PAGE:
By Kate Clarke
TOP secret Soviet files, which have been described by the FBI as the most complete intelligence received from any source, have revealed that the KGB planned to disrupt the investiture of Prince Charles, it has been reported.
The documents have been opened to the public for the first time after being kept at a secret location for more than 20 years and the information was gleaned from soviet archives and smuggled to Britain by Major Vasili Mitrokhin, who worked for the KGB before he defected in 1992.
His intelligence revealed that the KGB plotted to disrupt the Investiture of The Prince of Wales in 1969, under a plan using the code name Operation Edding. They were to destroy a bridge on the route along a road from Porthmadog to Caernarfon Castle a month before the event, and lay the blame at the feet of the British security services, but it was scrapped at the last minute.
The explosive files also reveal thousands of pages of profiles outlining the characteristics of Britons who spied for the Soviets, more than 200 names of British people who contributed to Soviet intelligence, including the infamous British spies Donald Duart Maclean and Guy Burgess – though the files reveal that Russian confidence in the pair was low, because of their reported alcohol dependency and loose lips. But the notes provide an insight into how they helped the KGB penetrate the UK’s intelligence network at the highest level.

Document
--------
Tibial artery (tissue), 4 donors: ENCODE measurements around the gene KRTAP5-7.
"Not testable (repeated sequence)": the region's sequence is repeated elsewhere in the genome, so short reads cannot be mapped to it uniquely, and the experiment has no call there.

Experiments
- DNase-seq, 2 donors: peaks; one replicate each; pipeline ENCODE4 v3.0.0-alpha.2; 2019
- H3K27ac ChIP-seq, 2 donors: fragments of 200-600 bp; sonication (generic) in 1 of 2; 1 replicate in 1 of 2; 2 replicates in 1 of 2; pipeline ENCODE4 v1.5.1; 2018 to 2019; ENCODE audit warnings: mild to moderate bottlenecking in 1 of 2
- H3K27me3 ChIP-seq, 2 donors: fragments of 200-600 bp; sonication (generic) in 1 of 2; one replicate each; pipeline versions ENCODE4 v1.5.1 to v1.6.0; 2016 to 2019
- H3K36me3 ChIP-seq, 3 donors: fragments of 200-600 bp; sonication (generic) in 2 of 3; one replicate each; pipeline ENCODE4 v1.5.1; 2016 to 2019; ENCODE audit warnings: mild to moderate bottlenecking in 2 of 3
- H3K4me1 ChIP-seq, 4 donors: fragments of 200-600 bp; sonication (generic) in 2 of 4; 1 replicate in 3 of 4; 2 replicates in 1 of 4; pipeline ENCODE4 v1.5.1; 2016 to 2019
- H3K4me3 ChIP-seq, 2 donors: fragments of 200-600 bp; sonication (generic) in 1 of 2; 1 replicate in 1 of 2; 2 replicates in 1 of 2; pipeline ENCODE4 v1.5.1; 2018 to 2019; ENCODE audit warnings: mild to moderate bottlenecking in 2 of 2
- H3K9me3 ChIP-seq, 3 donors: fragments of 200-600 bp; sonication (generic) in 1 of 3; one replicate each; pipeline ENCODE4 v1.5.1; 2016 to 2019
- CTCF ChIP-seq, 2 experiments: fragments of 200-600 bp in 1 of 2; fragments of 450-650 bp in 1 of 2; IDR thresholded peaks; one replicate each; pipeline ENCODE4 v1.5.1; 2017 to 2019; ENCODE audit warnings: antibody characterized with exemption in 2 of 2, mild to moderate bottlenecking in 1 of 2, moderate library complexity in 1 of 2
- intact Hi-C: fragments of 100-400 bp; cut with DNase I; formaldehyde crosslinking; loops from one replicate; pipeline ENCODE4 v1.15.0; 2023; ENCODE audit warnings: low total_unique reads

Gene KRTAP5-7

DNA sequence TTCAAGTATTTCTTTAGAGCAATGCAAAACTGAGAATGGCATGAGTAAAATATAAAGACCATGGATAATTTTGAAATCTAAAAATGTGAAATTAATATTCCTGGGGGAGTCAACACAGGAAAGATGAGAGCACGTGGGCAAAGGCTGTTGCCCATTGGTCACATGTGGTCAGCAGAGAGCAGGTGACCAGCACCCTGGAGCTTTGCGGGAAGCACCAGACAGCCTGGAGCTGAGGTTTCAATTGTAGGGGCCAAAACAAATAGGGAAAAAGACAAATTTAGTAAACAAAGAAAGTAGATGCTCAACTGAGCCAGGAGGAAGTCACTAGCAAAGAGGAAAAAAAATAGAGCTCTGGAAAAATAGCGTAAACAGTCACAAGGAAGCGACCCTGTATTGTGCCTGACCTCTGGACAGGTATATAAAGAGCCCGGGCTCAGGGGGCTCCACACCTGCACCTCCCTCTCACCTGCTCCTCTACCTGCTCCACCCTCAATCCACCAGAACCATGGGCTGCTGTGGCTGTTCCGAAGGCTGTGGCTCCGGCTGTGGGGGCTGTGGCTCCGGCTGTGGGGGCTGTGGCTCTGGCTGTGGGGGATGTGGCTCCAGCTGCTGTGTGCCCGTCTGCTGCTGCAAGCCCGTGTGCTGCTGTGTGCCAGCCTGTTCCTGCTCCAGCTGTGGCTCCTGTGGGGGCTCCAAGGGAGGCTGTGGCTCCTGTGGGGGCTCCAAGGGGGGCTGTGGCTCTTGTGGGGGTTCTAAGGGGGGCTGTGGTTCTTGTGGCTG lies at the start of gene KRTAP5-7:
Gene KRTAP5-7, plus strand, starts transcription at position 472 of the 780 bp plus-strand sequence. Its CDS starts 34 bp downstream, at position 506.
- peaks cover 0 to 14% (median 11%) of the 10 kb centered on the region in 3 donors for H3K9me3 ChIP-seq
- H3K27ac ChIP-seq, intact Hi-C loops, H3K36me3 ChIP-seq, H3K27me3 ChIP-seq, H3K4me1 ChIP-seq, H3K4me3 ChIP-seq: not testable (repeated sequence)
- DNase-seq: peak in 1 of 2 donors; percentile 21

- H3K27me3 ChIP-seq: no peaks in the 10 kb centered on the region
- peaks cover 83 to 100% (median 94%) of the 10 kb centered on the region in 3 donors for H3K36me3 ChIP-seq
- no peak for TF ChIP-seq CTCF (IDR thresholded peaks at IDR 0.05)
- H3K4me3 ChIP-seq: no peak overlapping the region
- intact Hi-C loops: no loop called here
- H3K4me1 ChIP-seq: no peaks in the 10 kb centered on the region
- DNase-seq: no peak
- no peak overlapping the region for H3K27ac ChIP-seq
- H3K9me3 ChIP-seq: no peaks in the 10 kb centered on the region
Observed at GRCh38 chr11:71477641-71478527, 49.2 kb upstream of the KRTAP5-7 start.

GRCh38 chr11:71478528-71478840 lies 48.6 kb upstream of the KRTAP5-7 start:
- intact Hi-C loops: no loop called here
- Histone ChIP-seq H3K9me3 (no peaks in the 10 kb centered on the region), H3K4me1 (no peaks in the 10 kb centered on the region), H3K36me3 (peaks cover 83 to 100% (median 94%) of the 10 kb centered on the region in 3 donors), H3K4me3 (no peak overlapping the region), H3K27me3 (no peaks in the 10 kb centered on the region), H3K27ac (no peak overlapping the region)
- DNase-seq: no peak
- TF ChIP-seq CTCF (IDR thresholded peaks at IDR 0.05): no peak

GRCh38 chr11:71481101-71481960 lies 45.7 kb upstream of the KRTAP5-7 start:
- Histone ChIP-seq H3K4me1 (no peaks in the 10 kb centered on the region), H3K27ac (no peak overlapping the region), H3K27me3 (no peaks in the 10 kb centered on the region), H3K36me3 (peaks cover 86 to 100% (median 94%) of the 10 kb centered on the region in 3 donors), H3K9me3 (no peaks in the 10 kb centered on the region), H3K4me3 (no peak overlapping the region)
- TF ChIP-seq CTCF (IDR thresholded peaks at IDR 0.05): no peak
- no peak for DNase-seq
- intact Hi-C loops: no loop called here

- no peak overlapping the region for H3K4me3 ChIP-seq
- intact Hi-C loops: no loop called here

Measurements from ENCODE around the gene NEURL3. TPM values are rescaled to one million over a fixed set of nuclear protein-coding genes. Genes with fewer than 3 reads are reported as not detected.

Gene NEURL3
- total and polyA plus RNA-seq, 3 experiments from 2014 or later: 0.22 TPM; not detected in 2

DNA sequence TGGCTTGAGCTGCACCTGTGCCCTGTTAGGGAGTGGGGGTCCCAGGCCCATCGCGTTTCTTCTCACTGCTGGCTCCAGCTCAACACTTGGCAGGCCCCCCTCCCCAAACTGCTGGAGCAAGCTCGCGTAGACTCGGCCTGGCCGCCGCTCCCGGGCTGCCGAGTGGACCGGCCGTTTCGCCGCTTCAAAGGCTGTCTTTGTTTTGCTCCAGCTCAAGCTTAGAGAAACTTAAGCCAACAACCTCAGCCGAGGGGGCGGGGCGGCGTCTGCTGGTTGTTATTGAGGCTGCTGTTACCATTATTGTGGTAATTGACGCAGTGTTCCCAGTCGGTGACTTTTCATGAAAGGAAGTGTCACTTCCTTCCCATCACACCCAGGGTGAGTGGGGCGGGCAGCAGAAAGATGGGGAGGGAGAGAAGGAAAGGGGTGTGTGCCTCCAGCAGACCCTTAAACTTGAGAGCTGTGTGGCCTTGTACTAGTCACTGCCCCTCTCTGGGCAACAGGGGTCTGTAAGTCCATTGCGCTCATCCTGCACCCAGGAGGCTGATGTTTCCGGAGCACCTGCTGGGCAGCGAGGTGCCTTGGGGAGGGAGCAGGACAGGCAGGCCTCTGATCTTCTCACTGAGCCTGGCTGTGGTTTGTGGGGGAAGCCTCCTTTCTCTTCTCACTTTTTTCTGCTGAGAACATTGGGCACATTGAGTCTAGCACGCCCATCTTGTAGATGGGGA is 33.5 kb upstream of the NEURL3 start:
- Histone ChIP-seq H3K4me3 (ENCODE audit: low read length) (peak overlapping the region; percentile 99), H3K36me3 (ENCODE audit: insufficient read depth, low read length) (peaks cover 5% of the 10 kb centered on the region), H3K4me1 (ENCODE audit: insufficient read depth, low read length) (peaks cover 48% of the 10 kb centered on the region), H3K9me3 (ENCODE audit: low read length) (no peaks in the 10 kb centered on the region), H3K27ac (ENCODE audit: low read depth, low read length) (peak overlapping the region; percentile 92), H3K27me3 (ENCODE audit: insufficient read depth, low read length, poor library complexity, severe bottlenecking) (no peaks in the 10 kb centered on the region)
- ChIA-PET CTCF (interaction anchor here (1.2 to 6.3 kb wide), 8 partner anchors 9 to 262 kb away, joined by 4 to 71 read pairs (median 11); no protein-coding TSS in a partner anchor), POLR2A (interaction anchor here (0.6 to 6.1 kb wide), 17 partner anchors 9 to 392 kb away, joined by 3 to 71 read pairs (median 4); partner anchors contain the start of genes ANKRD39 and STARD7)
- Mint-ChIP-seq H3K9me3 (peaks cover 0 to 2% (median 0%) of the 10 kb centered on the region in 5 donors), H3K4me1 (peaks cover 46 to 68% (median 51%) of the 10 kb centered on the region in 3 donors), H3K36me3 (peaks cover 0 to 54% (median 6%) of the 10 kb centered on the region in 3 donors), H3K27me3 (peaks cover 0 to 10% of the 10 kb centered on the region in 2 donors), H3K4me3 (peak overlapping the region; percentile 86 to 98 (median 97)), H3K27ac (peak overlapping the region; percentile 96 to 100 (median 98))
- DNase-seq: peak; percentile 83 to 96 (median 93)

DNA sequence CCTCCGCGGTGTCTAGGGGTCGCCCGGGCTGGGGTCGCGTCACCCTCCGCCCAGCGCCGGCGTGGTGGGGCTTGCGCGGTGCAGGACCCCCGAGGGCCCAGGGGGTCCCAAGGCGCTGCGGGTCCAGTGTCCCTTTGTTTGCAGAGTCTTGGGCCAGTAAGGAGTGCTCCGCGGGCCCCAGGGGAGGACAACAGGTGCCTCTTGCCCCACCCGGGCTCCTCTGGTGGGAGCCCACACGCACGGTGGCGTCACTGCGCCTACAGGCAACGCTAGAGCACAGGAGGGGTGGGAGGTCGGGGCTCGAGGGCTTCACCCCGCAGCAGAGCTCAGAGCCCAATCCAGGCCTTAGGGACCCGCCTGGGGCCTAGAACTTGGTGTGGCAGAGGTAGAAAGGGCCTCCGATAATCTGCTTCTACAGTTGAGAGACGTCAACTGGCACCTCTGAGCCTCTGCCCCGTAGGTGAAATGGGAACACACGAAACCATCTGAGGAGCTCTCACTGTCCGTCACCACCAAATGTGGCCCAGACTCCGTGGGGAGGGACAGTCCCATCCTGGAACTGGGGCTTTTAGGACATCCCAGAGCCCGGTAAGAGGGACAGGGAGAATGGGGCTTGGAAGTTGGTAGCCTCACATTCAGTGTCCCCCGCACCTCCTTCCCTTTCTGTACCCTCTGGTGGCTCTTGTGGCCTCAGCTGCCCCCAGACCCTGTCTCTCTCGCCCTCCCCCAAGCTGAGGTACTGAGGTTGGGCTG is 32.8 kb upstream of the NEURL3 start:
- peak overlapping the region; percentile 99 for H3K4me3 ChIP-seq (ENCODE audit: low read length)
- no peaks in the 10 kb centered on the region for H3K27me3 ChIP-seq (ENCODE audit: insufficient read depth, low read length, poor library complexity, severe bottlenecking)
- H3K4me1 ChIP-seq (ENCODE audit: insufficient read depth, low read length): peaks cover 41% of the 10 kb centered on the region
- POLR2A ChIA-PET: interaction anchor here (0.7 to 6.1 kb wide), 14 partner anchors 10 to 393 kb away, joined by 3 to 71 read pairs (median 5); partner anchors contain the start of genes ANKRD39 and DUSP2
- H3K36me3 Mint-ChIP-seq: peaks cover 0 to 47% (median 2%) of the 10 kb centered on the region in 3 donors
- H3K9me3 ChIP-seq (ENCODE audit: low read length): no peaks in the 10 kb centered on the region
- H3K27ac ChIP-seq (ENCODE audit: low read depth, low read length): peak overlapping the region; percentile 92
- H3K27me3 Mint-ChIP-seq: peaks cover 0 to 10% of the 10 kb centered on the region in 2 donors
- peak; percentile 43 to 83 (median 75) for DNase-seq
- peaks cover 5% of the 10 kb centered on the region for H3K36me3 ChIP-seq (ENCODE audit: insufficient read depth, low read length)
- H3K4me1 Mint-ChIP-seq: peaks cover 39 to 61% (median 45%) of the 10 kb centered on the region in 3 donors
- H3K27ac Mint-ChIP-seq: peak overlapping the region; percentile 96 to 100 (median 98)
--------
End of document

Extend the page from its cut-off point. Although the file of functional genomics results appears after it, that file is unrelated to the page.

Mitrokhin was a senior archivist in the KGB’s foreign intelligence HQ and, as such, he had access to thousands of files from a global network of spies and intelligence gathering operations. His defection was regarded as a major coup and provided an insight into the extent of Soviet intelligence operations throughout the cold war.
During his life he made it clear he wanted his files opened to the public and following his death. And in 2004 his family worked with the Churchill Archive Centre in Cambridge to make that happen. His handwritten notes made in school notebooks remain classified and some information has been redacted.
But 19 out of 33 box files containing typewritten versions, in Russian, can be viewed by visitors to the archive center.
Source: South Wales Evening Post